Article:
Britannia Industries Ltd  had benefitted immensely from the rising at-home consumption when the strict covid-19 lockdown was enforced earlier this year. In fact, the packaged foods firm’s consolidated June quarter revenues had increased by as much as 26.4% year-on-year, the best performance amongst consumer goods companies.

                                 


Another quarter down the lane and with the lockdown easing, those tailwinds have diminished in keeping with expectations. September quarter revenues have grown by 11%, lower than analysts’ estimates. For perspective, Jefferies India Pvt. Ltd and JM Financial Institutional Securities Ltd had forecasted Britannia’s September quarter revenues to increase by 15% and 16.6%, respectively, on a year-on-year basis.

Even so, it’s worth noting September quarter revenue growth rate is much higher than pre-covid growth. For instance, revenue had increased by 5% year-on-year during the nine-month ended December 2019.

For the September quarter, Britannia compensated the sequentially lower revenue growth by improving its profitability. Earnings before interest, tax, depreciation and amortisation (Ebitda) margin for the September quarter expanded by 361 basis points year-on-year to 19.8%. One basis point is one-hundredth of a percentage point. During the June quarter, Ebitda margin had expanded by 634 basis points to 20.9%.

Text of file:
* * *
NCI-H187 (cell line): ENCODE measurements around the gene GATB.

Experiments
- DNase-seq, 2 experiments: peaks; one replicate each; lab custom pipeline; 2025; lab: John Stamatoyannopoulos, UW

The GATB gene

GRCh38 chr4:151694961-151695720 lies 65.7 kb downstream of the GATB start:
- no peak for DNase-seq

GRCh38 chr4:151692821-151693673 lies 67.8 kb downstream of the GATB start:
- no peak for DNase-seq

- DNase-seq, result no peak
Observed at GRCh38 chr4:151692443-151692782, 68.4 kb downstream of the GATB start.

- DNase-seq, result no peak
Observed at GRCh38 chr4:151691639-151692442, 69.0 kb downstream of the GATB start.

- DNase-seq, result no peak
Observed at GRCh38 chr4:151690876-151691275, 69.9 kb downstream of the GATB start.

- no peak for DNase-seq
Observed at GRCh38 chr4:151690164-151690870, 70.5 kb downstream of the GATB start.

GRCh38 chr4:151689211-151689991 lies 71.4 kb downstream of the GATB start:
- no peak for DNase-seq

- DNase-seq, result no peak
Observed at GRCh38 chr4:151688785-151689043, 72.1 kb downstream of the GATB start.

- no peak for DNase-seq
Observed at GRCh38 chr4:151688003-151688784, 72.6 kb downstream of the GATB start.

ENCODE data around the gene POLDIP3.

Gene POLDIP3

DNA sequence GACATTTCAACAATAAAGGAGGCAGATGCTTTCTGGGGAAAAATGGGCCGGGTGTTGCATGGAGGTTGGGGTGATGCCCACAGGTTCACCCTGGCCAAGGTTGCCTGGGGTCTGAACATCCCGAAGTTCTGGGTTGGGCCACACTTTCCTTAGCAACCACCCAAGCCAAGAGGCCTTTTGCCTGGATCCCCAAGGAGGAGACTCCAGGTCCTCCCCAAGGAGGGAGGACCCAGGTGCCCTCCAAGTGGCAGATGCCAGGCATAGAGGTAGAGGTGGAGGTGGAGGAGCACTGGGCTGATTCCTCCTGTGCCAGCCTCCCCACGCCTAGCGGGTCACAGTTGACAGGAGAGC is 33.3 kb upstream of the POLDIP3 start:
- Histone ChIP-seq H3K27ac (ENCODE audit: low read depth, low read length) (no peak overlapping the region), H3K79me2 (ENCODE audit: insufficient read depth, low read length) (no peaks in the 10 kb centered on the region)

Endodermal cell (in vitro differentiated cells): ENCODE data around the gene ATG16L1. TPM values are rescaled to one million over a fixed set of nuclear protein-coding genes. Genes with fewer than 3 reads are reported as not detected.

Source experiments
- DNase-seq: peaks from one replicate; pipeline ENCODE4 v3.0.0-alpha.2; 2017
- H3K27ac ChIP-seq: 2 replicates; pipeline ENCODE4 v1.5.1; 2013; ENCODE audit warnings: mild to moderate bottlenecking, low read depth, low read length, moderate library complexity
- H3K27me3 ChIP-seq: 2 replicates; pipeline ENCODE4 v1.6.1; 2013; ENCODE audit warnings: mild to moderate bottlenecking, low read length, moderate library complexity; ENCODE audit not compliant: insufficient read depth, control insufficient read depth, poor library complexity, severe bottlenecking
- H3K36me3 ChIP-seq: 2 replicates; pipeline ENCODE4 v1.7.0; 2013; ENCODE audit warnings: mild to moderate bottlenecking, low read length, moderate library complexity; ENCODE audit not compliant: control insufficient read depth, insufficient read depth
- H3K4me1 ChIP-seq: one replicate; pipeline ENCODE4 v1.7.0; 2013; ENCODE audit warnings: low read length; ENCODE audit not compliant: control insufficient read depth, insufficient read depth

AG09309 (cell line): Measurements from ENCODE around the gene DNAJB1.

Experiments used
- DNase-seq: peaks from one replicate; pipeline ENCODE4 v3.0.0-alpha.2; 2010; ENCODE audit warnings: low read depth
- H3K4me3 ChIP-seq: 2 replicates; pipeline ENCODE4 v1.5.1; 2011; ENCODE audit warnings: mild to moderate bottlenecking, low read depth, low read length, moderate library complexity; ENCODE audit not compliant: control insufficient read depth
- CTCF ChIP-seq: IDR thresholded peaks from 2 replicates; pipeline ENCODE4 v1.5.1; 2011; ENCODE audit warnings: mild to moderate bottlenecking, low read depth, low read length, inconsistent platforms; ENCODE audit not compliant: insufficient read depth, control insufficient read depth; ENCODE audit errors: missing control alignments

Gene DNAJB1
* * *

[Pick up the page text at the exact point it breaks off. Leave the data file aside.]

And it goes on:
True, the degree of Ebitda margin expansion is lower sequentially but it has still enthused analysts. “Despite production of full portfolio reducing manufacturing efficiency and mix gains versus Q1, margin expansion was higher than expected, which points to strong cost efficiencies that are likely to sustain," point out Emkay Global Financial Services Ltd in a report on 19 October.

Britannia said, “We sustained a large part of the efficiency gains that we witnessed in the previous quarter viz., supply chain efficiencies, reduction in wastages and fixed costs leverage."

The company witnessed moderate inflation in the prices of key raw materials, which helped gross margins expand by 176 basis points.

Overall, better profit margins helped Britannia’s net profit increase at fast pace than revenue growth. Net profit rose by 23% to Rs495 crore, lower than Bloomberg consensus estimate of Rs508 crore.

Shares of Britannia were trading about 5% lower in early deals on Tuesday. Still, the Britannia stock is about 10% higher from its pre-covid highs seen in February. Based on Bloomberg data, the shares current trade at nearly 44 times estimated earnings for financial year 2022. According to Emkay, valuations still appear reasonable, given the strong earnings outlook. While covid-19 tailwinds may further taper down, a faster rate of decline remains a key worry for the stock, going ahead.